What is pay transparency?
Pay transparency is the visibility of company compensatory detail within the organisation, as well as to external third-party sources. So, in simple terms, it’s the policy or practice that an employer has in place for how visible information is relating to salary.
Who does it affect?
Pay transparency is something that should be considered by organisations of all sizes, as the rewards of increasing visibility within this area can be felt by all businesses regardless of their size, industry or structure.
Larger organisations may be more directly affected in this area due to increased reporting responsibilities that are outlined within law, such as the introduction of gender pay gap and ethnicity pay gap reporting.
Pay transparency also affects every generation within the workforce – it’s becoming increasingly more common to see the newer workforces such as Gen Z sharing their employment Terms & Conditions online via social media and employer review sites such as Glassdoor and Indeed, as well as with one another and other employees, too. This increased level of comfort and transparency is considered as part of the reason that this conversation is becoming more prevalent and prompting organisations to consider their own visibility levels.
What is the importance?
Pay transparency is a key consideration for employers to think about, as the impacts of having low visibility and transparency can negatively impact both your business and your most valuable asset, your employees.
First, lets take a look at the impacts on the organisation. One of the biggest factors that can impact a persons’ employment, workplace experience, engagement and ultimately length of service is your culture. Having a lack of transparency can breed a culture cloaked with secrecy, which is not conducive to supporting the more open and supportive environments that most employers are putting huge amounts of effort into creating.
This leads directly onto the next impact on the business, which can be a poor use of company time and planning when assessing reward incentives, as these can often be poorly received if employees cannot see the bigger picture or understand the wider scope of how to reach next stages or how any incentives introduced are fair and consistent. Assessing, or introducing, pay incentives can take a great deal of time and resource, and so by not having the culture there to support with the reception of these, this time can often go to waste if employees do not see the value to the exercise.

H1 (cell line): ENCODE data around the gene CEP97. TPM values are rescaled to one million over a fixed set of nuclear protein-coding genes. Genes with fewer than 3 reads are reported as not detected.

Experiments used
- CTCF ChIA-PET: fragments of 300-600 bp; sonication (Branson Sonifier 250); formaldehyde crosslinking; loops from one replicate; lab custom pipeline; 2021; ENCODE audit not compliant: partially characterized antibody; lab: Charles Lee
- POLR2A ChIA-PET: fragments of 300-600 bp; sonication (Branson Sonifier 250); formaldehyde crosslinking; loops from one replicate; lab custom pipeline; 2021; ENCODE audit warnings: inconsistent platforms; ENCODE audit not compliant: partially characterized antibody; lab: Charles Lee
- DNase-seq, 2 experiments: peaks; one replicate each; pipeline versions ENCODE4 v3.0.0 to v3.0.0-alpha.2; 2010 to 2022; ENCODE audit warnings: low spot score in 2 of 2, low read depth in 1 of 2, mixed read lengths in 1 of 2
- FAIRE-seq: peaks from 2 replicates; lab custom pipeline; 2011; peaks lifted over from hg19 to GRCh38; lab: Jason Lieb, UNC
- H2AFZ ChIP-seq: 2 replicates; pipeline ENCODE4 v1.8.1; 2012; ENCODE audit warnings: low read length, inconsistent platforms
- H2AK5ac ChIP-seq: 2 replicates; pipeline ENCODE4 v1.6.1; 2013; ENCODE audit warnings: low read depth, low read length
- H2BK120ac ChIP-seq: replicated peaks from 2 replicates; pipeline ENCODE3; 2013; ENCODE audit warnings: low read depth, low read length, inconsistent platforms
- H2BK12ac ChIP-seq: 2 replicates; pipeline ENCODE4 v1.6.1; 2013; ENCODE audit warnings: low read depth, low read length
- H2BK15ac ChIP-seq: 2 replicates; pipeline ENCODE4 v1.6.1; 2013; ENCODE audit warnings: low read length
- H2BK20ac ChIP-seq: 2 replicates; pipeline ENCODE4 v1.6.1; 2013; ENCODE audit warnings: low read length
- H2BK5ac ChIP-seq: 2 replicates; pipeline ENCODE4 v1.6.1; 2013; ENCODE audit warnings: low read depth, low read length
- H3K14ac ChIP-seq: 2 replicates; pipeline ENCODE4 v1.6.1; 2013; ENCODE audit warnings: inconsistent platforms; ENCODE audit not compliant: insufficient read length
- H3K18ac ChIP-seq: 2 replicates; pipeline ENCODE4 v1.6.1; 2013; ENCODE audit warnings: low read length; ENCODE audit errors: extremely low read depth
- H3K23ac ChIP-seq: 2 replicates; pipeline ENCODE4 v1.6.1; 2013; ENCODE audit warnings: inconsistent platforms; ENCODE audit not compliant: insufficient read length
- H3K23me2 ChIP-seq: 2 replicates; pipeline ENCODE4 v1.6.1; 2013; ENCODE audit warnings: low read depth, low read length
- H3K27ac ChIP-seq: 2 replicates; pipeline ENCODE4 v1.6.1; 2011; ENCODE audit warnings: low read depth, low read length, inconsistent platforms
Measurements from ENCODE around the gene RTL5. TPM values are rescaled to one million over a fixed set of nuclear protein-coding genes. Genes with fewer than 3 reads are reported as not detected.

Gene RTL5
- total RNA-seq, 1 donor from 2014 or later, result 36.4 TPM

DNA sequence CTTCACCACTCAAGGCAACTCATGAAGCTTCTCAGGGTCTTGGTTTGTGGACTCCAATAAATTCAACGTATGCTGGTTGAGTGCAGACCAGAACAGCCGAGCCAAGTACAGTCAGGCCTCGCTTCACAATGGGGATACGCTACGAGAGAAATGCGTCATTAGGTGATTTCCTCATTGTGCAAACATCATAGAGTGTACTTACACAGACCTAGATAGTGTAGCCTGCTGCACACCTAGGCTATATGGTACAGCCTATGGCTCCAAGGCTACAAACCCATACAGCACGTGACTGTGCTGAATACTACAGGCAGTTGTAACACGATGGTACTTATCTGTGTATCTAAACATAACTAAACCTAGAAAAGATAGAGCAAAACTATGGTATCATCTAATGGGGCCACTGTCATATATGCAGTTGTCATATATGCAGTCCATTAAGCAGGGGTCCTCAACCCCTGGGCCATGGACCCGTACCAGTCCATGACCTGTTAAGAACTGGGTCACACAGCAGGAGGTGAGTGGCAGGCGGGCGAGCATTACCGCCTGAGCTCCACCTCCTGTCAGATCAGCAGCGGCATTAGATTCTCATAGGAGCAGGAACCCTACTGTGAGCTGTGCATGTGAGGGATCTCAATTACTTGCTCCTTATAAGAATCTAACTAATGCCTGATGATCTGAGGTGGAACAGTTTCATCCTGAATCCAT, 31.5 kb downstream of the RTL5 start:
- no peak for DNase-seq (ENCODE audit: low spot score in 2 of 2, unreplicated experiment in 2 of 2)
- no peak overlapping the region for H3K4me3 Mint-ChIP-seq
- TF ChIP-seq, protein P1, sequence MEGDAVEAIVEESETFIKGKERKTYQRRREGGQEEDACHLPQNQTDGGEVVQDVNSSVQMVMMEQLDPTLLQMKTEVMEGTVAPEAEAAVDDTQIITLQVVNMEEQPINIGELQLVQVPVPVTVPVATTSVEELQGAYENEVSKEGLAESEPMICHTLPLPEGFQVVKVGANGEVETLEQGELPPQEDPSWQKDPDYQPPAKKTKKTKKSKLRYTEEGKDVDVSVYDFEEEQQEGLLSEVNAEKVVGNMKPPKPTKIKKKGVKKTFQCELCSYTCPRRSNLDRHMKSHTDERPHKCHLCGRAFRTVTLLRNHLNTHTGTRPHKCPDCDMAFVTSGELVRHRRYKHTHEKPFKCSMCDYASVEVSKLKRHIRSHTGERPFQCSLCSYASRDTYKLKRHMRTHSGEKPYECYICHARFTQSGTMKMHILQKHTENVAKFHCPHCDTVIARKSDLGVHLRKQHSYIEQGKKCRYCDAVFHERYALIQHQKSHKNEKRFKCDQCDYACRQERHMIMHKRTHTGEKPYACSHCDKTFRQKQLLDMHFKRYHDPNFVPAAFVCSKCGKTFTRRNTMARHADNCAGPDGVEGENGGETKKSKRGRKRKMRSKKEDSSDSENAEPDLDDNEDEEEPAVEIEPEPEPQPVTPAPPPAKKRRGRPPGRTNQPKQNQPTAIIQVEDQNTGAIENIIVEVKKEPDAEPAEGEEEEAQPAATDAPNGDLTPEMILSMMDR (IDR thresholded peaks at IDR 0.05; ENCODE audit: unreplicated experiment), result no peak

Then, when looking at the potential impacts of low visibility and how this directly affects your teams, you may see several factors including increased turnover, lower retention rates, poor team cohesion and potential workplace conflict.
In the report by Emiliano Huet-Vaughn (2013) ‘Striving for status: a field experiment on relative earnings and labor supply’, it was found that workers are more productive when salary is transparent and so the increased need for pay transparency can be directly linked to the output and performance of your teams.
All of the above affects combined can have a huge impact on an organisation and the performance of its individuals. This can ultimately lead to an impact on the bottom-line performance of a business, as an organisations’ profit can be affected by poor performance, output, and high turnover levels through losing skilled or experienced individuals.
So, what can you do to begin your journey towards pay transparency? We’ve pulled together 4 steps for you to consider to get you started with the process!
Steps to take:
Firstly, it’s important to understand the definition of pay transparency and what it means within your organisation from a wider contextual point of view. Once you’re comfortable with what pay transparency is, it’s then important to align this to your organisation. For example, begin considering the answers to questions such as “what are the perceptions of pay transparency at the company?” and “what are the organisations’ goals regarding pay and reward incentives/total reward?”.
Now that you have the background and understanding, it’s time to begin assessing your organisation in detail by carrying out an audit. To do this, you’ll want to start gathering and assessing the data available to you – analyse the current salary structures, the current pay transparency levels, assess these against the market-rates, identify any gaps, and being preparing a plan on how to resolve any issues highlighted.
Consider any training needs within the organisation – if you’re allowing Managers to have conversations surrounding pay, are the comfortable in doing so? Do they know what the can or cannot share? Are the Managers well-versed on your internal policies regarding the organisational goals and how transparency feeds into this?
Lastly, pre proactive in your approach! Don’t wait until you are experiencing the negative impacts before tackling the issue. By waiting for an issue to arise, it’s then already too late to prevent it from happening. Consider the frequency too – it is recommended to carry out an audit often, potentially annually, to ensure that the incentives remain competitive and up to date.